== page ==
'Shelter' from the storm

'Shelter' from the storm - 15/06/2020

Thank you to B who shared this story with us...

“No I don’t think I’ll need any help. There must be a lot of people out there who need more support than me. I’m pretty sure I’m going to be alright.”

Here am I coming out with these old lies again. Self-deception and denial at it’s finest. The worse thing is this is unconscious denial born out of a desperate desire that it’s true. I can and will manage this time, on my own. This is pride and pain in equal measures. It will be different this time. White lies to make myself feel better. Of course I can have a normal, scratch that, balanced life.

I’m speaking to Charlotte a support worker at ‘Shelter’. I asked them for help while desperately seeking a new place to live after my previous tenancy became extremely dangerous. I was the victim of a crime known as ‘cuckooing’ where a local gang moves into the house of a vulnerable person and expoits them and the property whilst selling drugs. The people usually targeted have, mental health issues or addiction issues or have learning difficulties. I suffer from alcoholism and have sought help for over twenty years to maintain total abstinence. On top of this ongoing battle and all the mental health issues around addiction I had now just fled my house at knifepoint and moved into a brand new area in a totally unfurnished flat. Perhaps you can see how my claim that 

“I’m going to be alright now.” wasn’t quite the rock solid affirmation I hoped it was.

Thankfully Charlotte must have seen the potential flaws in my thinking,

“Well look...How about I do stay in touch with you just once a week? Yes there are lots of people who need support at the moment but that doesn’t mean you don’t or shouldn’t be offered it as well. I’m going to put you down for a call next week.” she sounded very confident that this was how it should be so I agreed.

“Okay.” I would just tell her in a weeks time that I was indeed fine.

Over the next 7 days my sense of dislocation and ever present alcoholic thinking increased. Added to this I was now experiencing PTSD from the three months of mental torture I had experienced at my previous address so I was very paranoid and anxious. Having been attempting recovery for so long I no longer have anything that I can blame for my drinking, no reasons or excuses will suffice. I suffer from alcoholism therefore I sometimes drink, no family history or stress or highs can satisfactorily explain the return to the bottle and the devastating outcome for me each time I relapse. However I will say that the move and other issues certainly made me more vunerable to relapse and I did indeed pick up again.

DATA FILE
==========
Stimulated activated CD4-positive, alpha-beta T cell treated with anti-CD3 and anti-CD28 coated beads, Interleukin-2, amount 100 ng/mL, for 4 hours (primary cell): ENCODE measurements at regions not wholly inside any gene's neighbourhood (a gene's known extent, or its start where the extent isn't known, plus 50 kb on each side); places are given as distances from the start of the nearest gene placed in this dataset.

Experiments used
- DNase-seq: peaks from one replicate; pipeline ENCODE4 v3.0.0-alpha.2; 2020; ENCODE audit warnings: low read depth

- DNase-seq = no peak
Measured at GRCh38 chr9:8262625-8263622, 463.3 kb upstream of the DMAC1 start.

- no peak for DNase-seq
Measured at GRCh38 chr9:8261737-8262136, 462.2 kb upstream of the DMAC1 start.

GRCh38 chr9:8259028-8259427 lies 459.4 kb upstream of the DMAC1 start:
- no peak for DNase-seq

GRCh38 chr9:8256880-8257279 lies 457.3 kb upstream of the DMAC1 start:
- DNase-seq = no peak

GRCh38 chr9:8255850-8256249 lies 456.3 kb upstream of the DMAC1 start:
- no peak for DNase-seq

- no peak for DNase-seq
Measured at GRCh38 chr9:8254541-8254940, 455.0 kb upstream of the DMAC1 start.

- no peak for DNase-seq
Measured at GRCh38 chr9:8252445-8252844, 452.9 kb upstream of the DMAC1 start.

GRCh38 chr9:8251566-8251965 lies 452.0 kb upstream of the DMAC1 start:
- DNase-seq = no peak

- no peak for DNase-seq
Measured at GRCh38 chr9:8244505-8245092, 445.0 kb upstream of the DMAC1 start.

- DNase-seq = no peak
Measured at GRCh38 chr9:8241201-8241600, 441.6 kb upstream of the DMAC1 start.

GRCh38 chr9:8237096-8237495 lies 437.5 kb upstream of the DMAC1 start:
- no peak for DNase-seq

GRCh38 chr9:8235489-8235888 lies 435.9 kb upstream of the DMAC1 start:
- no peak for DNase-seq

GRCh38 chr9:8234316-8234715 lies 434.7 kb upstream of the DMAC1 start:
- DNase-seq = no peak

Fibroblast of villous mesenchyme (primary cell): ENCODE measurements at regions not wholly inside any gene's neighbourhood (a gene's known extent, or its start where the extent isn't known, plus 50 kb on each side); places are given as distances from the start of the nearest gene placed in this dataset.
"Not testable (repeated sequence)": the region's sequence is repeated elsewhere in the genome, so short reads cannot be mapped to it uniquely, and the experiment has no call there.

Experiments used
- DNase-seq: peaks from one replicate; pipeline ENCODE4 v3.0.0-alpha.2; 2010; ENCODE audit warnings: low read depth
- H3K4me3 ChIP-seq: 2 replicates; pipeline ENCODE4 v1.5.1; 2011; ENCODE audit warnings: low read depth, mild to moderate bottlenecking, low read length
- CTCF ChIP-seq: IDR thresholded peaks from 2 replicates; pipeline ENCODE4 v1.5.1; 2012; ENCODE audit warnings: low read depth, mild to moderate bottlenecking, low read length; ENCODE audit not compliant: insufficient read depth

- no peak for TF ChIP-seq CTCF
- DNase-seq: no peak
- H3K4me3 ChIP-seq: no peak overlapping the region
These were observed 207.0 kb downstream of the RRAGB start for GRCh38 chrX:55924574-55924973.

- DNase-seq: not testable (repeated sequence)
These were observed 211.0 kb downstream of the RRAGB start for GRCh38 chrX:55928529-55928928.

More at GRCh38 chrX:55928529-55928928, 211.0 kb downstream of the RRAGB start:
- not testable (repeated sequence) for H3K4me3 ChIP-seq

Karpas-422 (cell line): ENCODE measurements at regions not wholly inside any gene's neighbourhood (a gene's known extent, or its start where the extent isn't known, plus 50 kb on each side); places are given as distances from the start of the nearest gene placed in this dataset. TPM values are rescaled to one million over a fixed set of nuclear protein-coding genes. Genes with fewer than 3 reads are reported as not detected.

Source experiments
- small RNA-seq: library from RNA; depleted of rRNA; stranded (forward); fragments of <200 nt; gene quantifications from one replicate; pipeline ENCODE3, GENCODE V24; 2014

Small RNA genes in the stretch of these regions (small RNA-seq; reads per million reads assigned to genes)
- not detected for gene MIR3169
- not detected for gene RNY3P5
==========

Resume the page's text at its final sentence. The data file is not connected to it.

Twenty four hour drinking, sleep pattern out the window, caffeine pills and no food. Is where my disease has progressed to now. This means that I quickly wear out the patience of friends and family, if I even stay in touch that is. 

I have been attending and supporting Kickback Recovery Community CIO for around three years now. There support is excellent and I was able to attend some meetings. However my main support was Charlotte who when I explained what had happened now began to call two times a week.  I had been spending a lot of time in my bedroom looking at the floor and drinking and listening to music so when I noticed that my left foot had swollen to three times its normal size and was bright red Charlotte was the first person I told. She immediately offered to pay for a taxi to get me to a Doctor’s Surgery but I was too paranoid by this point to go alone. Eventually I told another friend who correctly diagnosed Cellulitus and took me to A&E at Northern General. 

Covid-19 was full blown at this point and the sight of everyone in masks and ambulances wheling people in with frightening regularity was a wake up call. I’m grateful my friend was with me. I was prescibed very strong antibiotics which did affect me in a number of ways which Charlotte explained to me whilst checking on me and that I was taking them.

I think one of the hardest things to accept is support and friendship. It means accepting ones frailty and vulnerability. It means listening and doing things differently.

I have never met Charlotte but her twice weekly calls have been, and meant, so much emotionally and practically.

Here is why…

  • I wrote a number of poems during lockdown which Shelter provided a national platform for.
  • I needed food and Shelter organised a parcel.
  • I needed a new cooker and washing machine installed and Shelter organised a council engineer during lockdown.
  • I was lonley, isolated and relapsing in the middle of a global pandemic then I managed to stop drinking and go into withdrawals and Shelter called and encouraged me.
  • Charlotte called when she said she would every time. I’m so glad and grateful that she recognised something I couldn’t see and helped me choose to stay in touch otherwise I think things would have been very different.

I’m really looking forward to meeting Charlotte and getting involved with all the activities and workshops that I have heard about. I really want to be around such a pro-active team of people who made such a huge difference to my, and no doubt many others, lives over the last few months.

Well done all of you."


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